Our Greatest Living Film Critic, X

August, 2019

Avengers: Endgame (2019)

Watched Avengers: Endgame (2019), in which Earth's Mightiest Heroes travel back in time to get the Infinity Gems and undo Thanos' dastardly deed. This is an inspired idea for a plot, because it lets them revisit the previous MCU movies and do a victory lap before closing out this chapter of the franchise. Everything in this movie was very predictable, and despite being good a lot of the time, it was never great. My favorite part was when Ant Man's taco gets blown away by the ground effects of a spaceship landing, and then everybody makes fun of him, but then Hulk gives him two tacos. I almost cried. I'm glad I didn't, because those tears would have turned into tears of rage when Thanos was able to break Cap's shield with his sword. That is not possible. That is horse shit. This movie sucked, and I give it 3.25 juice pops out of a possible 5 juice pops.

Under the Silver Lake (2019)

I watched Under The Silver Lake (2019), a movie by David Robert Mitchell, starring Andrew Garfield as a man whose life is falling apart, who coincidentally happens to get drawn into a conspiracy involving hidden codes planted in media, nude assassins in bird masks, and the fate of Los Angeles billionaires. A thoroughly polarizing movie for critics. I initially found it plodding and insular, but at a certain point (right around when the Hobo King showed up) I looked up and realized I was really enjoying it. This movie is like the following movies in a blender: The Long Goodbye, Chinatown, Mulholland Drive, The Big Lebowski, and Pi. I'm not sure how anyone watched it and didn't realize it was an absurdist comedy, and that the main character was delusional. There's a scene where he's trailing some suspects, and they rent a paddleboat, so he rents a paddleboat to keep following them. I give it 4 life masks out of a possible 5 life masks.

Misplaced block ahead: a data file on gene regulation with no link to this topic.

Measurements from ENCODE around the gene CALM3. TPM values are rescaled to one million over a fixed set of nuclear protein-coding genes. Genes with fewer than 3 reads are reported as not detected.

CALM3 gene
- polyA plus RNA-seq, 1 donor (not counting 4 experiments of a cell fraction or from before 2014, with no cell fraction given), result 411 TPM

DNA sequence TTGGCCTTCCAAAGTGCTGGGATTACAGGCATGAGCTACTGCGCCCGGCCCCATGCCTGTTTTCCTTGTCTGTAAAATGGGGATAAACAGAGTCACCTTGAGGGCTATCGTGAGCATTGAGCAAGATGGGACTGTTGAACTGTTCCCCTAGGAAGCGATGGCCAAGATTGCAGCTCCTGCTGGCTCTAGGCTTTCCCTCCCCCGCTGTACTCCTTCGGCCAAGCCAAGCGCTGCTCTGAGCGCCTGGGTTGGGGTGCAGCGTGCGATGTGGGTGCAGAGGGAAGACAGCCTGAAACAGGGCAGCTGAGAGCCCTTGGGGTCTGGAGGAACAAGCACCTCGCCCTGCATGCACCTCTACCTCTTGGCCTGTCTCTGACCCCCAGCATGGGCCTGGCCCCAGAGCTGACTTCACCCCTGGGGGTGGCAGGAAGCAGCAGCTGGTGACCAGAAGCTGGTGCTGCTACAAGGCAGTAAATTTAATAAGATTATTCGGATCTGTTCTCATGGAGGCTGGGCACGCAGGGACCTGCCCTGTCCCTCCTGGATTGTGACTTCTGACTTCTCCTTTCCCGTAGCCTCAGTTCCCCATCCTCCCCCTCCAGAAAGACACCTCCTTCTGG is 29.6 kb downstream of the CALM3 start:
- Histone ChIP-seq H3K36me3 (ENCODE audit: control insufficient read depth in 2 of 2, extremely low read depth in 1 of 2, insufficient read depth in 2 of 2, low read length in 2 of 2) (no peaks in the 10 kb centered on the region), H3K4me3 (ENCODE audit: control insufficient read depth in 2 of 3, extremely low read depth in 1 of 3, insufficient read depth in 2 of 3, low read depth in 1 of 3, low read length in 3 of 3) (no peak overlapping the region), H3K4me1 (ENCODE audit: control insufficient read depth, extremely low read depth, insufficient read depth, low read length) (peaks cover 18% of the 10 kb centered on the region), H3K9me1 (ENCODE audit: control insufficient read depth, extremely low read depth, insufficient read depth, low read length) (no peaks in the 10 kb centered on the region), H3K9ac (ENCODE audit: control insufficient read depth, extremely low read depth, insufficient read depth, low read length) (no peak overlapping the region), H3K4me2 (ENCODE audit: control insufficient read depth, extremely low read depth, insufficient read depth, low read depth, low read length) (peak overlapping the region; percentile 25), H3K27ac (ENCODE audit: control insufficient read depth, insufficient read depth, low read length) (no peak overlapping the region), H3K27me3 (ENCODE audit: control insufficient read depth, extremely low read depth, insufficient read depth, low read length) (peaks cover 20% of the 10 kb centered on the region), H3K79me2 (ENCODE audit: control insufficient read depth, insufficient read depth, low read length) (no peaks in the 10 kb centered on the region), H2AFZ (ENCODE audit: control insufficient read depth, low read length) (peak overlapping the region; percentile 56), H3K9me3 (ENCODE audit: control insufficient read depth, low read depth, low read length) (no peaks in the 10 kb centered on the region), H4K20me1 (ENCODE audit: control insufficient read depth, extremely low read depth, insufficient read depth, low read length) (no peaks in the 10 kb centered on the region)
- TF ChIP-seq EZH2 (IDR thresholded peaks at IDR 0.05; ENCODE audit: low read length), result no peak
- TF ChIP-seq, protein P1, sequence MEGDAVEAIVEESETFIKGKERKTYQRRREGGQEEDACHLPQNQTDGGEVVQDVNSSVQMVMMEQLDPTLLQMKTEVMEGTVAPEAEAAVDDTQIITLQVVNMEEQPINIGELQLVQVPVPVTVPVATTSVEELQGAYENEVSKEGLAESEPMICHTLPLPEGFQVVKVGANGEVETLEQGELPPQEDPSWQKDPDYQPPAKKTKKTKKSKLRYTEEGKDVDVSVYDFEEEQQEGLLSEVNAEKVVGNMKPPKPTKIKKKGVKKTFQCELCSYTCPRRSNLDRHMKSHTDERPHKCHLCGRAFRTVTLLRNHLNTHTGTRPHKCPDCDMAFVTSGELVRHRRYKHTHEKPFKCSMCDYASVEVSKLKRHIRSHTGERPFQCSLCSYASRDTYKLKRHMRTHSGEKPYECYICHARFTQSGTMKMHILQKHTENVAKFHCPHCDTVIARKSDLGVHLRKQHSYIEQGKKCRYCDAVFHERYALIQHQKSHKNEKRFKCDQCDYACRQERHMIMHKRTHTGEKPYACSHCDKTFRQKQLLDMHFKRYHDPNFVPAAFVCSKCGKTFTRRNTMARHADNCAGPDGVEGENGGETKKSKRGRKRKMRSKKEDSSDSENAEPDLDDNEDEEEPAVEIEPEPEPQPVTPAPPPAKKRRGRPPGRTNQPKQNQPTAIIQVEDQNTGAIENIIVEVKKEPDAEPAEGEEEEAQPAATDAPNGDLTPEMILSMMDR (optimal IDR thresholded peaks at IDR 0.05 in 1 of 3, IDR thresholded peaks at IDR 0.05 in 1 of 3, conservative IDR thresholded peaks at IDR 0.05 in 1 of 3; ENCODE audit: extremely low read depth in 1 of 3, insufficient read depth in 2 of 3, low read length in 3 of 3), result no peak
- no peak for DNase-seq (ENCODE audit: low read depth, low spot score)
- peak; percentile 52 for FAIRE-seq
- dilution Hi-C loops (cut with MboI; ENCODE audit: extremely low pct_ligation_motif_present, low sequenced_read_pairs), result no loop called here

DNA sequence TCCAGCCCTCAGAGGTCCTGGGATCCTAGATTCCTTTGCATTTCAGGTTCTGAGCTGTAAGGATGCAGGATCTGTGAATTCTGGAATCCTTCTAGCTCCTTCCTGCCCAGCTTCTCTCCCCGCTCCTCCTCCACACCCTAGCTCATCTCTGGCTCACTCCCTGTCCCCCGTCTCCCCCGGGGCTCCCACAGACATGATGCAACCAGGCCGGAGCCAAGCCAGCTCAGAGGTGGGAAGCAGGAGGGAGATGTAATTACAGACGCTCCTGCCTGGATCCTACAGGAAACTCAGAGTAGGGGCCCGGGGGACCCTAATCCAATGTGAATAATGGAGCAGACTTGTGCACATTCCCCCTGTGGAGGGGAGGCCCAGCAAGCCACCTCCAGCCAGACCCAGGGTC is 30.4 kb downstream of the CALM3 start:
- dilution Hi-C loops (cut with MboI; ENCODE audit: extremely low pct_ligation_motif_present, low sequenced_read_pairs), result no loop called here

Avengement (2019)

Watched Avengement (2019). It's a revenge fantasy movie, sort of a cross between Bronson and The Revenant, about a boxer set up to go to prison by a London gangster, who then puts a hit out on him. The boxer becomes the Goku of prison fighting, gets a grille, then breaks out to wreak his avengement (which unfortunately is a real word). The movie is told in flashbacks during a hostage situation in a pub, and is surprisingly enjoyable for what it is. The bar fight you know is going to happen happens, and it's brutal. What parent would name one of their two male children Cain? Everything in England is on CC TV except the prisons, apparently? Ross O'Hennessy was great as the bent copper (blimey)! The fact that Cain did not brutally kill that bartender is pure chauvinism. I give it 3.5 curb stomps out of a possible 5 curb stomps.